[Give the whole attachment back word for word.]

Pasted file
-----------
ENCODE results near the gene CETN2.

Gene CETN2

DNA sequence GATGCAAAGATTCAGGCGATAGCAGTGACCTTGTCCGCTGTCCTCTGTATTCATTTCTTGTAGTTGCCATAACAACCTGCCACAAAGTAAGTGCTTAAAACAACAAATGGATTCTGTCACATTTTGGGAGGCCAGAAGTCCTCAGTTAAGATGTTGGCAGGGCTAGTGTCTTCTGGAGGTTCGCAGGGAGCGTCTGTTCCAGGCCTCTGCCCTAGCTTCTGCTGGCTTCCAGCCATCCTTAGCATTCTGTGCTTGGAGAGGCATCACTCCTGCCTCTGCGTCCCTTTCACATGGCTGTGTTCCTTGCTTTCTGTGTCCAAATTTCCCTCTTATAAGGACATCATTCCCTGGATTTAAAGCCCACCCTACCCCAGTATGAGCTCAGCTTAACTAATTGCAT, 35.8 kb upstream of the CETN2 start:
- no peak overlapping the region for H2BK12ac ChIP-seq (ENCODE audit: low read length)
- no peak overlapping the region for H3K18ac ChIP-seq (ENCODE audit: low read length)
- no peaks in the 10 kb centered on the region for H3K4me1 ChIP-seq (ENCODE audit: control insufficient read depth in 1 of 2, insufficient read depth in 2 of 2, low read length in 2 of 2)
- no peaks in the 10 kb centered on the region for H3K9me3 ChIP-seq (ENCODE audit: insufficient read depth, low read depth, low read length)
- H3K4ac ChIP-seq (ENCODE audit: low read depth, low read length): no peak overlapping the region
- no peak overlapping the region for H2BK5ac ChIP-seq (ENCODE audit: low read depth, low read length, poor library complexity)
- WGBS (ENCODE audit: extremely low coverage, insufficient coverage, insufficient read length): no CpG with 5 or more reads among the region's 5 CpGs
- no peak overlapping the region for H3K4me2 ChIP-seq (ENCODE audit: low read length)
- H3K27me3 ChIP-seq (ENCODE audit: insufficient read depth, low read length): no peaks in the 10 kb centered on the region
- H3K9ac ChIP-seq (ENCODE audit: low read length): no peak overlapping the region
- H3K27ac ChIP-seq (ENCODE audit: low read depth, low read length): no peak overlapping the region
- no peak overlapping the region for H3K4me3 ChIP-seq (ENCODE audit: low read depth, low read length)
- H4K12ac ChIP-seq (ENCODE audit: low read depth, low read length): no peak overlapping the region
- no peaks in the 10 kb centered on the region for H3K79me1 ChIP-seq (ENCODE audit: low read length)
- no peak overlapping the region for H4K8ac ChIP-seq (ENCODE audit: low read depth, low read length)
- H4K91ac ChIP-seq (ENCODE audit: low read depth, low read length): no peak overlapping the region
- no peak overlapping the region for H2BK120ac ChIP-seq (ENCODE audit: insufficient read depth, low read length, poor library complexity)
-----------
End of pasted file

ENCODE results near the gene CETN2.

Gene CETN2

DNA sequence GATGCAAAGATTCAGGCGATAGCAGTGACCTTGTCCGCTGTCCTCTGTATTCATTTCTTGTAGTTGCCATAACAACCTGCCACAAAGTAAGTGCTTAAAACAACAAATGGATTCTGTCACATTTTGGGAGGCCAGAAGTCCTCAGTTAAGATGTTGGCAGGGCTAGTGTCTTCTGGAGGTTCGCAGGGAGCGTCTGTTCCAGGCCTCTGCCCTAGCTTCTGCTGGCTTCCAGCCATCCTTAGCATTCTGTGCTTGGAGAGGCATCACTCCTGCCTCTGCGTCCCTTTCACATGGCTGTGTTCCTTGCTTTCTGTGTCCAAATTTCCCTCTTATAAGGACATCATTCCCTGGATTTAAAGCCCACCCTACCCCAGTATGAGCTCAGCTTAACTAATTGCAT, 35.8 kb upstream of the CETN2 start:
- no peak overlapping the region for H2BK12ac ChIP-seq (ENCODE audit: low read length)
- no peak overlapping the region for H3K18ac ChIP-seq (ENCODE audit: low read length)
- no peaks in the 10 kb centered on the region for H3K4me1 ChIP-seq (ENCODE audit: control insufficient read depth in 1 of 2, insufficient read depth in 2 of 2, low read length in 2 of 2)
- no peaks in the 10 kb centered on the region for H3K9me3 ChIP-seq (ENCODE audit: insufficient read depth, low read depth, low read length)
- H3K4ac ChIP-seq (ENCODE audit: low read depth, low read length): no peak overlapping the region
- no peak overlapping the region for H2BK5ac ChIP-seq (ENCODE audit: low read depth, low read length, poor library complexity)
- WGBS (ENCODE audit: extremely low coverage, insufficient coverage, insufficient read length): no CpG with 5 or more reads among the region's 5 CpGs
- no peak overlapping the region for H3K4me2 ChIP-seq (ENCODE audit: low read length)
- H3K27me3 ChIP-seq (ENCODE audit: insufficient read depth, low read length): no peaks in the 10 kb centered on the region
- H3K9ac ChIP-seq (ENCODE audit: low read length): no peak overlapping the region
- H3K27ac ChIP-seq (ENCODE audit: low read depth, low read length): no peak overlapping the region
- no peak overlapping the region for H3K4me3 ChIP-seq (ENCODE audit: low read depth, low read length)
- H4K12ac ChIP-seq (ENCODE audit: low read depth, low read length): no peak overlapping the region
- no peaks in the 10 kb centered on the region for H3K79me1 ChIP-seq (ENCODE audit: low read length)
- no peak overlapping the region for H4K8ac ChIP-seq (ENCODE audit: low read depth, low read length)
- H4K91ac ChIP-seq (ENCODE audit: low read depth, low read length): no peak overlapping the region
- no peak overlapping the region for H2BK120ac ChIP-seq (ENCODE audit: insufficient read depth, low read length, poor library complexity)